“As we started having these conversations with friends and family and people in the industry, we realized people often don’t get asked how they would want their condominium designed and what would interest them.”


Designed with a ‘feminine feel’

Architect Quadrangle was responsible for the exterior and interior design of the building. The exterior is described as soft curves, feminine, with a white brick facade that features a quilted effect. Balconies wrap around the building with south facing views overlooking an exterior courtyard.

“Quadrangle designed a really beautiful building for us, very soft, very flowy. It’s a contemporary minimalist style with white brick,” said Cook. “It’s got a feminine feel to it. It’s not your typical boxy tower. It also sets back all through the south side so there is an angular plain which allows for really beautiful terrace suites all along the back with a nice south view towards the lake and east towards the city.”

Inside, the lobby is outfitted in wood finishes and neutral palettes with pops of jewel tones. The double-height windows showcase the courtyard outside.

The amenity space has been designed to be 25 per cent larger than what the city requires, with something for every demographic, Cook said. For example, the gym and yoga studio are located by the kids playroom and have windows for parents who need to keep an eye on their children while using the facilities. Amenities also include a hobby room, snack shack, a sound(less) room, library, parcel room, games room and a community room for hosting needs.

The 6,500-square-foot exterior courtyard features a lounge space, outdoor workstations, barbecues, harvest tables and a children’s play area.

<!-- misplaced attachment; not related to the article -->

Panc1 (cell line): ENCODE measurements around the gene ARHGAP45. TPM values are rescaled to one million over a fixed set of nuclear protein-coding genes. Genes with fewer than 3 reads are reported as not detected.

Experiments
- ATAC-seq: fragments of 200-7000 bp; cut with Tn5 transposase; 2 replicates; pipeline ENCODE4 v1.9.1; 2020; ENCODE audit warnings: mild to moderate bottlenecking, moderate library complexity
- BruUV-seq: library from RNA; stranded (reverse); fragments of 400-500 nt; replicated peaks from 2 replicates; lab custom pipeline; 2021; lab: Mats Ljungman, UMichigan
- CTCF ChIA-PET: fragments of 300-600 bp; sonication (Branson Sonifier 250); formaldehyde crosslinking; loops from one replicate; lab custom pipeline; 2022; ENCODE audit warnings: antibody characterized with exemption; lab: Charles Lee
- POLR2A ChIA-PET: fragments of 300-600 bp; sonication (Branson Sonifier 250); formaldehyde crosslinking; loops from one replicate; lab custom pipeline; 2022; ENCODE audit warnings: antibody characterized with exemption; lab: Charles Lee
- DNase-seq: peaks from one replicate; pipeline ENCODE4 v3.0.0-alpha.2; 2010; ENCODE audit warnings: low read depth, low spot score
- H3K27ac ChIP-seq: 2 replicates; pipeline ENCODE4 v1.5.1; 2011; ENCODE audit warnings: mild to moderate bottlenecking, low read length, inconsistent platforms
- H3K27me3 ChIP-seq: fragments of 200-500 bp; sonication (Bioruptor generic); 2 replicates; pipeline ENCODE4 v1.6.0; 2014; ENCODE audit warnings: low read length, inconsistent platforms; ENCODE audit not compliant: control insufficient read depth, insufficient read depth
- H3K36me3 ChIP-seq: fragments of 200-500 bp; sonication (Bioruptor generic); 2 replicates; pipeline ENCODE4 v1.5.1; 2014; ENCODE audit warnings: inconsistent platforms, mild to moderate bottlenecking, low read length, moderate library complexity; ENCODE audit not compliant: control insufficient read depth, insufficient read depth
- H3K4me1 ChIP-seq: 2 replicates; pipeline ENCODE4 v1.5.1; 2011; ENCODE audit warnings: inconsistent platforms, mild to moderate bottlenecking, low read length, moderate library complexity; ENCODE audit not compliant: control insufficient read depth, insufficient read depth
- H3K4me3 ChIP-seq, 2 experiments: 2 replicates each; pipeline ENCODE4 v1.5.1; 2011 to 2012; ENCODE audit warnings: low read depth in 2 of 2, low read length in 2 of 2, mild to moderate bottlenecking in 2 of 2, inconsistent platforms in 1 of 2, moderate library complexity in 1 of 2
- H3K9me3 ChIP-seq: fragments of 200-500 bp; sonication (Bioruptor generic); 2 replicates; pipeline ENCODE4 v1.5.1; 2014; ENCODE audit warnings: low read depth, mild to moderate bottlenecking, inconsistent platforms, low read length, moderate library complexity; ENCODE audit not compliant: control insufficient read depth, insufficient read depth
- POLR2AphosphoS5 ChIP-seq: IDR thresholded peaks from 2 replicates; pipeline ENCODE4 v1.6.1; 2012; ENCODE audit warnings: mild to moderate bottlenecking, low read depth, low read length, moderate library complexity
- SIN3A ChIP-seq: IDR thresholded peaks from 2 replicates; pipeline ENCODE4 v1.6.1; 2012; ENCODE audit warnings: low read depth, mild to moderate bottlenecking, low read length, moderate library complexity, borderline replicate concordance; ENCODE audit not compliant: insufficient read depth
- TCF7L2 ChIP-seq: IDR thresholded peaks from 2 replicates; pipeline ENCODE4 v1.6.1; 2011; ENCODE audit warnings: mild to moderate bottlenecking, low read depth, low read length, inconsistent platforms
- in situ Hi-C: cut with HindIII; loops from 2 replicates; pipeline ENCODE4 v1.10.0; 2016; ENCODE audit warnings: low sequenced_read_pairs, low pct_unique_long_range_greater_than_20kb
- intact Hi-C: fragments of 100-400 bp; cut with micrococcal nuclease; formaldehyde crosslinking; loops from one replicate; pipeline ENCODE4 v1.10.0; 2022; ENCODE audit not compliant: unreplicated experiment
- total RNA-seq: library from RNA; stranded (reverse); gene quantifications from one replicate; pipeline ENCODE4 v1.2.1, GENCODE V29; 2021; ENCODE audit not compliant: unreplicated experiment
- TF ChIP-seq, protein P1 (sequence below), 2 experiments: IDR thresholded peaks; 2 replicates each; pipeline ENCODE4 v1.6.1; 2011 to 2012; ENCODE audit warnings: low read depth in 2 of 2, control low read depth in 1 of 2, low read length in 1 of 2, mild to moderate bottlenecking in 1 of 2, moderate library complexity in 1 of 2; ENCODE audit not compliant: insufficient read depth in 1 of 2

As more families raise children in condos, Reina’s design set out to exceed standards from the City of Toronto’s Growing up Urban Design Guidelines, Cook explained. The building features three-bedroom and two-bedroom floor plans at a larger size than required and almost all floors of the building are arranged to maximize existing storage opportunities or support add-ons.

The sales centre, a Quonset hut typically used to store farm equipment, is located on the property and will open to the public at the end of the month.


Follow the author on Twitter @DCN_Angela.

Recent Comments (1 comments)

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Karima Image Karima

I applaud the commitment to an all female team.

It is however very disappointing to see traditional notions of “feminine” manifested in the “soft curves and light feel” of the building. Contemporary feminine in fact is the bold, fierce, fighter determined to break down traditional norms set in place to structure and limit female voices and opinions – much like the women in charge of this development I presume.

It’s time we broaden our perspectives. Plus men shouldn’t be denied the right to like and associate with curves.